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Link to an image of this page  Link to an image of this page  [n8v p208]

Superbia.

Pride

LXII.

En statuae statua,[1] & ductum de marmore marmor
Se conferre deis ausa procax Niobe. [2]
Est vitium muliebre superbia, & arguit oris
Duritiem, ac sensus, qualis inest lapidi.

Behold a statue of a statue, marble carved from marble, insolent Niobe, who dared to set herself up against the gods. Pride is a woman’s vice, and shows hardness of face and feeling, such as exists in a stone.

Notes:

1.  According to the best-known story of her fate, Niobe was turned to stone. For the statue of Niobe by Praxiteles, see Ausonius, Epigrams, 63.2 and Anthologia Graeca, 16.130, a much translated epigram, which seems to have been in Alciato’s thoughts here.

2.  Niobe in her pride boasted that having 12 (or 14) children, she was superior to Lato with just two, i.e. Apollo and Diana. These gods in revenge slew all her children and in her grief Niobe hardened into a rock; see Ovid, Metamorphoses, 6.165ff. See further, Erasmus, Adagia, 2233, ‘Niobes mala’.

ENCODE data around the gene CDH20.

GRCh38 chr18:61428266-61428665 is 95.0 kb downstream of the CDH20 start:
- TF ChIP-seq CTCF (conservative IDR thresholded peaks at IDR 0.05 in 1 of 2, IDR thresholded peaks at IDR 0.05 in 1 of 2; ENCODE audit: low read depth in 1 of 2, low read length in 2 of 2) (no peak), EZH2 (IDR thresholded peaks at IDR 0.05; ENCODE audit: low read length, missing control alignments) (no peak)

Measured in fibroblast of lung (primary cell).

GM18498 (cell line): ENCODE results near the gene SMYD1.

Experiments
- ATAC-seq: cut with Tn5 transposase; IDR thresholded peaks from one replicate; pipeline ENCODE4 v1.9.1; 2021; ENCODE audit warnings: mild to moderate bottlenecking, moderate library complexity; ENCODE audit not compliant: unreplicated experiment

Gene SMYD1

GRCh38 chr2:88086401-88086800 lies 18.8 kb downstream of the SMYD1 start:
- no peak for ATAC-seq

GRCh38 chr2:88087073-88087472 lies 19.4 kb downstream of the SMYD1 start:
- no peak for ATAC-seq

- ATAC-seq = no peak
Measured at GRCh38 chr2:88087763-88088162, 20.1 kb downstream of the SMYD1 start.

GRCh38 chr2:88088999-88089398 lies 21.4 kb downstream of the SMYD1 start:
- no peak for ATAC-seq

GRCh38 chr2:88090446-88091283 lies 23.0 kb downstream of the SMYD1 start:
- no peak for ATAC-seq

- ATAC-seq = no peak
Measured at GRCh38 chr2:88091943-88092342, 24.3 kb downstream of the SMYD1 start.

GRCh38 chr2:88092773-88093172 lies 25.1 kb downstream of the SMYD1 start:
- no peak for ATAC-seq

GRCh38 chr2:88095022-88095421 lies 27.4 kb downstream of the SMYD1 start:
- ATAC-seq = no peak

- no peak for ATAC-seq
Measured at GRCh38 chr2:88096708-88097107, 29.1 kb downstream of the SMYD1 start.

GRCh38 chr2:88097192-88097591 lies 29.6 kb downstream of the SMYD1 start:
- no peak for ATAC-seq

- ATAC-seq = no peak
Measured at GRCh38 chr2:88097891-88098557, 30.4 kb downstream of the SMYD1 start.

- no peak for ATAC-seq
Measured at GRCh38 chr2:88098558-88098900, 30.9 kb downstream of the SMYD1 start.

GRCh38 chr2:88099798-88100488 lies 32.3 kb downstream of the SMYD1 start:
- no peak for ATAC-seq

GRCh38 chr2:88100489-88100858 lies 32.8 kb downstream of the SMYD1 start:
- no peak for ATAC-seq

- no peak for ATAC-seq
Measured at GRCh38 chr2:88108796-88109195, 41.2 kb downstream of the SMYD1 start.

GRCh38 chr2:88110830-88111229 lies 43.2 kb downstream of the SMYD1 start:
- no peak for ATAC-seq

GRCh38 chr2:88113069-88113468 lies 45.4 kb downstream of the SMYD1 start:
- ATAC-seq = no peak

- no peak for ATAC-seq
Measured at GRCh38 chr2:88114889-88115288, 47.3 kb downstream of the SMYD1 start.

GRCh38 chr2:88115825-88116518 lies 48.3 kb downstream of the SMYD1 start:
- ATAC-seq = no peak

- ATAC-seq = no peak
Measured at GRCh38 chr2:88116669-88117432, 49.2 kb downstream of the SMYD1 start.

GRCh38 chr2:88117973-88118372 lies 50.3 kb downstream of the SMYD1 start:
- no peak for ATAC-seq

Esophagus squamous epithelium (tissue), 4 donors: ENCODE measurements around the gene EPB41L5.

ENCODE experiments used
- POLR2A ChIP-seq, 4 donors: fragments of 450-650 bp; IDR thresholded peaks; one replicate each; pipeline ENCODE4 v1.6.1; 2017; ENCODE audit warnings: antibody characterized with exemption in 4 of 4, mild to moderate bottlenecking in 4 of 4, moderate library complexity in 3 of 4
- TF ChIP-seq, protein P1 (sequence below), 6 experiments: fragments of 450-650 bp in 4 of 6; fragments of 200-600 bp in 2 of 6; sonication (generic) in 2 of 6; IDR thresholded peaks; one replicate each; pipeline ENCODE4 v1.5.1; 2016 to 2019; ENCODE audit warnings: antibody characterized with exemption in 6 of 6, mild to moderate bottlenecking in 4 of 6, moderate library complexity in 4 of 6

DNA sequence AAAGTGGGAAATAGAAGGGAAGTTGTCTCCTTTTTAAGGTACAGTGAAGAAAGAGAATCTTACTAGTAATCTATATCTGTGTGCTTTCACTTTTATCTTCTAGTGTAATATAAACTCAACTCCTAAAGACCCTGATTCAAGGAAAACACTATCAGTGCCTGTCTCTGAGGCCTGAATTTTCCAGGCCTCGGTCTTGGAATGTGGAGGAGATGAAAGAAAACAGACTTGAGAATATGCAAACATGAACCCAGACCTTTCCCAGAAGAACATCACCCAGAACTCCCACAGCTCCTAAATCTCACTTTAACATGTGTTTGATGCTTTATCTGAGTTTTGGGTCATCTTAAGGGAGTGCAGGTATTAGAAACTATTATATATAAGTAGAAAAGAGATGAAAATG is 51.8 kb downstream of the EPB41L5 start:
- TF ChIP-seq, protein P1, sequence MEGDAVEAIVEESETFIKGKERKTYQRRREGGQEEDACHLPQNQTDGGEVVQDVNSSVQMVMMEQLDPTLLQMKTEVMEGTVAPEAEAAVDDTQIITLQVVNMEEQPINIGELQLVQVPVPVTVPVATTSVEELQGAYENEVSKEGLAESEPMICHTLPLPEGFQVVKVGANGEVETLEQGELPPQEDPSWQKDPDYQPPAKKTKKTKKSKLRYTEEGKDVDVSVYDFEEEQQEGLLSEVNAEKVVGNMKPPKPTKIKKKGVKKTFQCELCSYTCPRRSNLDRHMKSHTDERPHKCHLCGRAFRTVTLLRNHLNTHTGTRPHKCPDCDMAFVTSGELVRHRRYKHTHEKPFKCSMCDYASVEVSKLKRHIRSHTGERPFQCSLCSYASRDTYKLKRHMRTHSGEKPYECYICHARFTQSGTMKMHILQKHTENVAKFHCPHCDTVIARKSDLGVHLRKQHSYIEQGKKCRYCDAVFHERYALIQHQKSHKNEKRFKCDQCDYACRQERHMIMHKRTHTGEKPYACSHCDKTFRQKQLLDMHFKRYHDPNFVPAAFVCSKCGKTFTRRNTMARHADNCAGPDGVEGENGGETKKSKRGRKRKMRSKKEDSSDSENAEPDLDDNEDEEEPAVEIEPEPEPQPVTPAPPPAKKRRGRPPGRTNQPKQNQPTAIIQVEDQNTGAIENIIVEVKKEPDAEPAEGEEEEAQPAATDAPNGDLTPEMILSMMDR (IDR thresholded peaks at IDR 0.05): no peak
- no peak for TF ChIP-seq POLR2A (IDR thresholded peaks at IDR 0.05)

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    Link to an image of this page  Link to an image of this page  [O5r p217]

    La luxuria.

    SEMIOTTAVA.[1]

    El Fauno con la oruga coronado
    Da seņal de luxuria y de su llama,
    Que en el cabron y oruga[2] esto es notado,
    Y el Satyro ā las Nymphas sigue y ama.[3]

    Notes:

    1.  The woodcut used here is also used in ‘La fuerza de la naturaleza’ [[A49a189]], but not that found in three emblems in the French editions of 1549. See [FALb066], [FALb091] and [FALb115].

    2.  Oruga = rocket: described as herba salax in Ovid, Ars amatoria, 4.22. Pliny, Natural History, 10.83.182 and 19.44.154, lists it as an aphrodisiac.

    3.  Satyrs were creatures half-human, half-goat in form, like Faunus, and Pan with whom Faunus was often identified. See emblems 189 ([A49a189]), and 105 ([A49a105]). Cf. Horace, Odes, 3.18.1: ‘Faunus, you who lust after the fleeing nymphs’.


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